Jill M. Giordano Farmer, DO, MPH: One of the things that’s also important to talk about when you’re talking about OFF is whether the patient is adequately managed to begin with. There is a fear about using too much levodopa early on, which then makes patients ration it and not want to use it effectively.
One of the nicer things about the newer therapies and the on-demand therapies that are now available is that they’re able to manage their OFF symptoms after they’ve been adequately managed on levodopa, if it’s not adequate enough. They can do that without perpetuating a fear that they’re using too much levodopa.
The fear is unfounded in the sense that that’s not the way levodopa works. The sooner you use it, you don’t necessarily get used to it, or habituate to it, or use up its effectiveness. But that’s still something that permeates a lot of patients’ concern about their medications.
Rajesh Pahwa, MD: If you never have an ON, you’re never going to have an OFF. You have to be adequately treated so that your symptoms are improved and you are optimally controlled. And then when the disease progresses, you start having these time periods when, during the day, your symptoms are not optimally controlled, and that’s when there would be the OFF time and OFF periods patients are having.
Daniel E. Kremens, MD, JD: Right. And I think it’s fair to point out that when the patients are told about this, and the support groups, and there’s a lot of stuff out there on the Internet—and it’s not just the patients, it’s physicians too—there’s a true fear of levodopa, which 50 years later, is still the most effective treatment for Parkinson disease. I think most of us would agree that most patients remain undertreated. And so, that’s one of the big reasons why people are very confused about OFF.
Peter LeWitt, MD, M.Med.Sc: Some of the pharmacological underpinnings of levodopa therapy are as follows. There’s a threshold effect. You have to have enough drugs circulating and in every point in time to get the dopamine created in the brain. If you’re below that level, nothing happens. And unfortunately, a patient can’t sense where their blood level of levodopa is. They can’t be confident that despite having taken the medication right on time, that it necessarily got absorbed. We know the stomach and the entire gastrointestinal tract is taking a hit from chronic Parkinson disease. And so, it’s wishful thinking that because the drug was taken at least 30 minutes ago, it’s going to work for them.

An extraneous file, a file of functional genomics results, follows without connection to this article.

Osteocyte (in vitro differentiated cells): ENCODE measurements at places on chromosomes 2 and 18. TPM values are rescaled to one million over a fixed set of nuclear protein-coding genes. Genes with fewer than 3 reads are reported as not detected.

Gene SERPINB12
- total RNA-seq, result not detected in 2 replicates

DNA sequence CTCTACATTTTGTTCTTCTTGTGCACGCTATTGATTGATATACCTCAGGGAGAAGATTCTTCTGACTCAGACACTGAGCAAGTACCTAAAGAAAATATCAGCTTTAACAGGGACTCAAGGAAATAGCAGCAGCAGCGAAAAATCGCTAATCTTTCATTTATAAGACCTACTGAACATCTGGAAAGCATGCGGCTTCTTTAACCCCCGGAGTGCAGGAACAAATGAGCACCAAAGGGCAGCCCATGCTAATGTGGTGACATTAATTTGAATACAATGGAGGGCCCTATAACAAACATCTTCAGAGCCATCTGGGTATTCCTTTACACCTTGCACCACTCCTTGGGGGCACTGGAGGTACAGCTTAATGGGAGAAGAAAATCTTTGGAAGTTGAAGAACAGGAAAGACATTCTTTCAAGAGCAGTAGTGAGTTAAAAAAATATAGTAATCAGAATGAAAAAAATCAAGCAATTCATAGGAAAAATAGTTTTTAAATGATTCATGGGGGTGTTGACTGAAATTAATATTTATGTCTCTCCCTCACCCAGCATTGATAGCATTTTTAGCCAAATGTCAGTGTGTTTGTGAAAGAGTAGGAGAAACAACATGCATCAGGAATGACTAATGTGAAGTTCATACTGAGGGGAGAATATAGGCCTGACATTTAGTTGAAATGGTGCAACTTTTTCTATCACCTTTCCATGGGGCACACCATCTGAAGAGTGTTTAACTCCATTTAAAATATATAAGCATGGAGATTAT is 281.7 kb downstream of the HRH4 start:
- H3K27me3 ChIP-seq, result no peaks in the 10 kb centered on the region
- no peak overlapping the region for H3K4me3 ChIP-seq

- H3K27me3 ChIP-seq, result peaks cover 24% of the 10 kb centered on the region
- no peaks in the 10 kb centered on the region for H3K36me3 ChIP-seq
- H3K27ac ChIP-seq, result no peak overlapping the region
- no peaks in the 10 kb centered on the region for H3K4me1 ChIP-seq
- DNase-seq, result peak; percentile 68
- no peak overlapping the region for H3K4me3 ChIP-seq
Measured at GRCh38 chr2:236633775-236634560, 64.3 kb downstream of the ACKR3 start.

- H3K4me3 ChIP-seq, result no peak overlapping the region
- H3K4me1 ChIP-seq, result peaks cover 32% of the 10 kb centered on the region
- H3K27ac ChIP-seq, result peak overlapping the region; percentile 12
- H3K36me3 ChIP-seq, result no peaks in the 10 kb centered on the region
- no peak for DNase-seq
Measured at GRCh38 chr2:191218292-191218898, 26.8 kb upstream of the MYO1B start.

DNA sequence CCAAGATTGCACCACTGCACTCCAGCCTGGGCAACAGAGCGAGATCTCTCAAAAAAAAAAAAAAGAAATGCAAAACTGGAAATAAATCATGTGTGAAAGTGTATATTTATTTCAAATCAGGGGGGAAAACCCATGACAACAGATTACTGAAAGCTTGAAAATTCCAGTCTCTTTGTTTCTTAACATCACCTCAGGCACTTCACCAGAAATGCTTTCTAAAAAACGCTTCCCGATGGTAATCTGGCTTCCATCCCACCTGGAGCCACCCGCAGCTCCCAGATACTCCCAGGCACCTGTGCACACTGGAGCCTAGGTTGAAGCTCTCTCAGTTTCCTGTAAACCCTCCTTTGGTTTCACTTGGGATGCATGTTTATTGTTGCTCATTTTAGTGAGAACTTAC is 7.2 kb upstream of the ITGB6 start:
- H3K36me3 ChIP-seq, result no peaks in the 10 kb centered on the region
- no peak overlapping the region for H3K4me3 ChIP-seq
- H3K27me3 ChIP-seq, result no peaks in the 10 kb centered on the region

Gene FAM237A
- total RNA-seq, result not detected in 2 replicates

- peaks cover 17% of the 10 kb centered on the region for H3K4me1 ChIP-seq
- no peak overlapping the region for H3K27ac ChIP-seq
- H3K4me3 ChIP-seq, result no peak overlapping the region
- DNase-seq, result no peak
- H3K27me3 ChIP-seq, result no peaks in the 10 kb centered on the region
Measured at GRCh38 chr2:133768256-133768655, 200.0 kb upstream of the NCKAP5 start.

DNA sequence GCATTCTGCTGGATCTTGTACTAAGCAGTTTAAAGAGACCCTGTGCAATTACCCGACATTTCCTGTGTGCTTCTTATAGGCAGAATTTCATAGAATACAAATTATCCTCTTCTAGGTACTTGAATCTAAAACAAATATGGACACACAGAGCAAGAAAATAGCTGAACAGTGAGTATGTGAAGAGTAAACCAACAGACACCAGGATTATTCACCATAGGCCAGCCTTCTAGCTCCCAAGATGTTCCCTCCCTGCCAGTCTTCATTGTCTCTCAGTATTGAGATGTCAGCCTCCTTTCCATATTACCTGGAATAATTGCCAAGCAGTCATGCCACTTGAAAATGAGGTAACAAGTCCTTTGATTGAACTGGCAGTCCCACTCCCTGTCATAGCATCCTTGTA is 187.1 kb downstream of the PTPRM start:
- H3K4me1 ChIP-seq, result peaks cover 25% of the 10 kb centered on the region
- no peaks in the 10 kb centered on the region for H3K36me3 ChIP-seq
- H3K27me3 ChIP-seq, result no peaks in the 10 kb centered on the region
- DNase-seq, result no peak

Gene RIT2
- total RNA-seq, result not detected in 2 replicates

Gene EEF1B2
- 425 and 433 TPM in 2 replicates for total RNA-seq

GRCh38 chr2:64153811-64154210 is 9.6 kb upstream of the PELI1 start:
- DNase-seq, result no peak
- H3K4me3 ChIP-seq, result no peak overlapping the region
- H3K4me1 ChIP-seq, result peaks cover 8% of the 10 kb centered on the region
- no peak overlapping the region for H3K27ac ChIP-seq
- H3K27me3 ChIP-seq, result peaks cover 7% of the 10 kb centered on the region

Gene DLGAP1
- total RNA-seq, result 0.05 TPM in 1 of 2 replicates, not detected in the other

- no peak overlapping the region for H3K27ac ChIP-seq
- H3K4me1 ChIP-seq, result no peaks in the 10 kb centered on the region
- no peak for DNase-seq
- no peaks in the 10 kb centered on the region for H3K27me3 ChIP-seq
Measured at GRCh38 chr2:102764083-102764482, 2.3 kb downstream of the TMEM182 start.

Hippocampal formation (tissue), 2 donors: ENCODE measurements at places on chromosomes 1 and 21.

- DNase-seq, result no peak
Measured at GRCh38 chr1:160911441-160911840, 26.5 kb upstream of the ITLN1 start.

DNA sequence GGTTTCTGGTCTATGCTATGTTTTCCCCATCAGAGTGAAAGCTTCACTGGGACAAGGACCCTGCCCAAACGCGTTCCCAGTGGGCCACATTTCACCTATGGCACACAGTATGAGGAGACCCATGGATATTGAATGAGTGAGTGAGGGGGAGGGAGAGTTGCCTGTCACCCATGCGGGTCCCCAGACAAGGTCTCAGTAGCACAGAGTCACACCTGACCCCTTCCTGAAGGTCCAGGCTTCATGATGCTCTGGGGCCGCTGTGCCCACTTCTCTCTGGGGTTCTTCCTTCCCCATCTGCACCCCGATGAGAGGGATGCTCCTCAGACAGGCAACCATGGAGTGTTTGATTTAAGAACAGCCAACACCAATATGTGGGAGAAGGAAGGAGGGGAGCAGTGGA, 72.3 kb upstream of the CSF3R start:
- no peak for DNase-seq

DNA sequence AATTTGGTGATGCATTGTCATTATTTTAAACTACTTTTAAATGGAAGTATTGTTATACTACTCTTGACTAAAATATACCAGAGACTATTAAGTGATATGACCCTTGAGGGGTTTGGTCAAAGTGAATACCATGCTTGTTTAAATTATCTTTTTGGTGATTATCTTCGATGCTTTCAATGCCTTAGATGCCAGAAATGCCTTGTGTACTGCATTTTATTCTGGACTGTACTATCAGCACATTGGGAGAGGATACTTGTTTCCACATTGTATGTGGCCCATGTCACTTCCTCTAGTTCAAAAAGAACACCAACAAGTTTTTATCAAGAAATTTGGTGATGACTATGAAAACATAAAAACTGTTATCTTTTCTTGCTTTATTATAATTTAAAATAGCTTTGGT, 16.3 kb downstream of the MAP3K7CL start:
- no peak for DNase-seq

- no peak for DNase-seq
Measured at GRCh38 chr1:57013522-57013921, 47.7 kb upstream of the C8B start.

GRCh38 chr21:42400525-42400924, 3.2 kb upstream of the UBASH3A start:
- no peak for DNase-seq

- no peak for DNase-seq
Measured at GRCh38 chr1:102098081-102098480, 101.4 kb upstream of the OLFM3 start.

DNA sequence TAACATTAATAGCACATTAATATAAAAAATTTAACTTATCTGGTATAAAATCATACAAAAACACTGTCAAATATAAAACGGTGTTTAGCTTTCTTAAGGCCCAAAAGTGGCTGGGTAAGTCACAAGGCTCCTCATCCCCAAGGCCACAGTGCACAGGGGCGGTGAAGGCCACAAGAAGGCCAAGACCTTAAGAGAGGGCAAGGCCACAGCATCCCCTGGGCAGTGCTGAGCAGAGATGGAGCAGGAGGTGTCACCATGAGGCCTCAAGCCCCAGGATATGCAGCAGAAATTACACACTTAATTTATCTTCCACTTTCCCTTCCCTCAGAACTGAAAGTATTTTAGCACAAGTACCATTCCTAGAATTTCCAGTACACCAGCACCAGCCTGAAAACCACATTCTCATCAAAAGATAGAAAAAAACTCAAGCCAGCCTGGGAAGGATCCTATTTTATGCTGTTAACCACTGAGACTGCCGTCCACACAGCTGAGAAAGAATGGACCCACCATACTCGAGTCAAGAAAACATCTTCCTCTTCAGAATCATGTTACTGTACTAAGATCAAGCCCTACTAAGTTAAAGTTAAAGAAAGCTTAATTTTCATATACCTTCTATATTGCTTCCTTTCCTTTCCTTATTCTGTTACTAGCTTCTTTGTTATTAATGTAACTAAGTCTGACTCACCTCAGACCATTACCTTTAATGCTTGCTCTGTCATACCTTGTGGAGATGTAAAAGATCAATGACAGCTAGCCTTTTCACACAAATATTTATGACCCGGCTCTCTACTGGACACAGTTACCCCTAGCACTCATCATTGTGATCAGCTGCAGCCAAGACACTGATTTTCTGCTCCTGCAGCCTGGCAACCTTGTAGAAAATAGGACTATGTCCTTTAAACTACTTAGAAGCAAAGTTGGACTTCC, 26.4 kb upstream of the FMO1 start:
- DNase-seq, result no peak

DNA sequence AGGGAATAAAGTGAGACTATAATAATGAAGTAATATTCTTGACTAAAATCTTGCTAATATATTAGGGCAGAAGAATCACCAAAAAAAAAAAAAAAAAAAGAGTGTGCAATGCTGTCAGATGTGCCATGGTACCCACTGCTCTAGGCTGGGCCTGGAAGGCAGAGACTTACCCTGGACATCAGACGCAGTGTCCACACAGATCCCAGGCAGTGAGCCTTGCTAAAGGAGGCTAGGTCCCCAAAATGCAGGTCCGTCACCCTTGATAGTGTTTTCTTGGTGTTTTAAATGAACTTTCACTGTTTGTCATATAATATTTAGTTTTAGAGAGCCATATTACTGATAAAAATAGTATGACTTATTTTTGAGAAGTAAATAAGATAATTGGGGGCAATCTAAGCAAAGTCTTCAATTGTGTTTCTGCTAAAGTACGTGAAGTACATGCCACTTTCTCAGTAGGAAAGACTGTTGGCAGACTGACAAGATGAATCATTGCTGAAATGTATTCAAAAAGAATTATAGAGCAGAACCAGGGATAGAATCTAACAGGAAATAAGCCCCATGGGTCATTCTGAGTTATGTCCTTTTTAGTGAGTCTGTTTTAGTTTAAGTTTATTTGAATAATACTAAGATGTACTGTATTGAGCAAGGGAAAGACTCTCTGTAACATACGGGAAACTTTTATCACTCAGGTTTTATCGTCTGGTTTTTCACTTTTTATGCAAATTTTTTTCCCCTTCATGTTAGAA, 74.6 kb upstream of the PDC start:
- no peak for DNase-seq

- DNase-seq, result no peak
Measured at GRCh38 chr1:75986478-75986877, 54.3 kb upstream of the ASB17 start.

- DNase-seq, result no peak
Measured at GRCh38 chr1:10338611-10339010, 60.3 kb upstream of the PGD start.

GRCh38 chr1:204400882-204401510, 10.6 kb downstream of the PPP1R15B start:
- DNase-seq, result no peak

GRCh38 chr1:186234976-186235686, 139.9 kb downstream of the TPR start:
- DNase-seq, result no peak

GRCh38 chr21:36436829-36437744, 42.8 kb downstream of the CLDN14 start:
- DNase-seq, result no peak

So that’s where on-demand therapies can help. Also, drugs that are better at constant delivery, reaching that threshold for effect, is another unmet need of therapeutics. And perhaps adjunctive therapies, as we talk about them, will become critical to get more of an insurance policy that you’re getting the drug to the brain in a constant manner throughout the day, and even throughout the night if needed.
Stuart Isaacson, MD: Peter, you bring up this good point. We’ve often thought about OFF as wearing off, and reflecting changes that are bringing changes with the disease progression with striatal denervation and loss of buffering capacity. And this idea that we can’t keep recycling levodopa has been underpinning of the mechanism of how we thought about OFF. But we’ve learned so much more now about non-dopaminergic needs, the role of glutamatergic systems, and adenosine systems. And also, the gut. It may not be intuitive to replace an essential neurotransmitted dopamine by swallowing levodopa into where Parkinson may begin in the gut.